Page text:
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Slat started The Ocean Cleanup in 2013 after he rose to environmental fame when a Ted Talk he gave blew up the internet in 2012. At the time, he was 18 years old, and his idea made so much sense that the world sat up and took notice.

Slat started The Ocean Cleanup in 2013 after he rose to environmental fame when a Ted Talk he gave blew up the internet in 2012. At the time, he was 18 years old, and his idea made so much sense that the world sat up and took notice.


The Inertia

Boyan Slat’s ocean-cleaning idea has struck a chord with a lot of people.  It was recently announced that his project, The Ocean Cleanup, had raised a pretty staggering $31 million, which makes it possible to roll out the first cleanup system early in 2018. Slat estimates that he can remove half of the plastic in the Great Pacific Garbage patch in just five years, but critics are calling bullshit.

It’s a reasonably simple idea: the ocean’s currents propel float plastic debris towards strategically placed booms. From there, it’s funneled back into a large central tank, then collected each month and taken back to shore for recycling. The Ocean Cleanup Project eventually wants to pay for the whole thing by making products from the plastic, then selling it.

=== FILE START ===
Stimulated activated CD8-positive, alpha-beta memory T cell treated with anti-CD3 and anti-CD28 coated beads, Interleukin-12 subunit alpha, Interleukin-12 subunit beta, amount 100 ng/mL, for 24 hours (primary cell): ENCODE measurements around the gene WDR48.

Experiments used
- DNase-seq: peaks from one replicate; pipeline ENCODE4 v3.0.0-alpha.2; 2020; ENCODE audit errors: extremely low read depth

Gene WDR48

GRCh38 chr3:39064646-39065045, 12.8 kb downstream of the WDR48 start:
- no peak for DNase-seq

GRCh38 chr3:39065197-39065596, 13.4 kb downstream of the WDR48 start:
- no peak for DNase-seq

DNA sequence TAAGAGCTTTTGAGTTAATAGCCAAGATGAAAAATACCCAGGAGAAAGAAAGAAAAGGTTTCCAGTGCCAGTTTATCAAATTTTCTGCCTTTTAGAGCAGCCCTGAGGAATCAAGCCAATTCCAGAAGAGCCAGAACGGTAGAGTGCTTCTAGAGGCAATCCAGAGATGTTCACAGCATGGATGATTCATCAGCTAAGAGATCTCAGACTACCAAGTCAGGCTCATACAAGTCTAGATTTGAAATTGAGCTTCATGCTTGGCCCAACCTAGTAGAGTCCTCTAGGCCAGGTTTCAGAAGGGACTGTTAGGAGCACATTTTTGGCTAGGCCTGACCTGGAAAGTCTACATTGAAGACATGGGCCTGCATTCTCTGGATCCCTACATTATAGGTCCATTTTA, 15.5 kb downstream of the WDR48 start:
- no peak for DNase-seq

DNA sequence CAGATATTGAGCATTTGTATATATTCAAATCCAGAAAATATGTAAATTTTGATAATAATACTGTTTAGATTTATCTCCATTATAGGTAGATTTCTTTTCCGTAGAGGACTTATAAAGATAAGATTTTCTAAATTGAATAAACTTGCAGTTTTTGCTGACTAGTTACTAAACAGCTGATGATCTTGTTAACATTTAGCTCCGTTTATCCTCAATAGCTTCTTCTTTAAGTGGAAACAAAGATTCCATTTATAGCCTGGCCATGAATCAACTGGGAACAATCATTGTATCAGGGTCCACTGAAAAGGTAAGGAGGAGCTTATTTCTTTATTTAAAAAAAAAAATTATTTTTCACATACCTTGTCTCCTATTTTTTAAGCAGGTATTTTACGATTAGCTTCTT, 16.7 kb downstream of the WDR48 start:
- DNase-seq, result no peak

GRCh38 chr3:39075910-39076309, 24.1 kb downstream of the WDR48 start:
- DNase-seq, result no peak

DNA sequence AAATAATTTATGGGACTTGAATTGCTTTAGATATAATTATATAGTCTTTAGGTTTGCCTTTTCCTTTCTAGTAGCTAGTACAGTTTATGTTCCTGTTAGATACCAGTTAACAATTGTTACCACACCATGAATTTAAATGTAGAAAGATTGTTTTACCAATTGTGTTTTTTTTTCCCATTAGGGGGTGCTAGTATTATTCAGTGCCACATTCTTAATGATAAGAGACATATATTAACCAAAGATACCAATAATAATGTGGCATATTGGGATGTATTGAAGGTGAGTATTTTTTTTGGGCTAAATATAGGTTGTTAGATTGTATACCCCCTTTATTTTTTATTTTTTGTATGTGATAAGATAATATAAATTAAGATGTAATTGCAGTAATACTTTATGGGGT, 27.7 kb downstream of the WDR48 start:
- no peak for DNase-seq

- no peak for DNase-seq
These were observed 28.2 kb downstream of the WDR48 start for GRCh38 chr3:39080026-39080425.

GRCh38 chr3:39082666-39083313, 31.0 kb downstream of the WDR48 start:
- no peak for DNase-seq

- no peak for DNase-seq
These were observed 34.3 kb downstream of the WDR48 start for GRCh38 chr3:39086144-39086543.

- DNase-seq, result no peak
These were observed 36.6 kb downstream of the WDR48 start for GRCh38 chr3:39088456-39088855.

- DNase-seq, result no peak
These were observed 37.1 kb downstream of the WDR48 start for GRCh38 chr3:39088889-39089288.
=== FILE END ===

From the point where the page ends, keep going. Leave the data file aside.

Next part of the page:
Skeptics, though, have a bone to pick with the young inventor. “Focusing clean-up at those gyres, in the opinion of most of the scientific community, is a waste of effort,” marine biologist Jan van Franeker of Wageningen Marine Research in the Netherlands told Science. “It’s a lot of money to reduce something that disappears in 10 to 20 years, if you stop the input.”

Another issue the project’s critics pose is that the Ocean Cleanup Project takes away from the real problem: the amount of plastic that enters the ocean. “It’s not the best solution,” Marcus Eriksen of the LA-based 5 Gyres Institute told Science. “In fact, it’s a distraction from the work going on upstream.”

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And there’s another problem, too. There’s a good chance that Slat’s project could end up being disastrous for marine life, such as plankton. Placing trash collectors in rivers might be a more efficient way of stopping the flow of plastic with the added benefit of reducing the risk to marine life. Recent computer simulations seem to back that up. According to a study in Environmental Research Letters, garbage collectors near shore in China and Indonesia–two of the biggest offenders–might be a better option.

Slat, however, isn’t deterred. He’d like to see it all happen, both in the ocean’s gyres at in the rivers that flow into the ocean. “We need to do both,” he says. “We need to intercept plastic before it becomes ocean plastic. And we need to clean up what is out there.”



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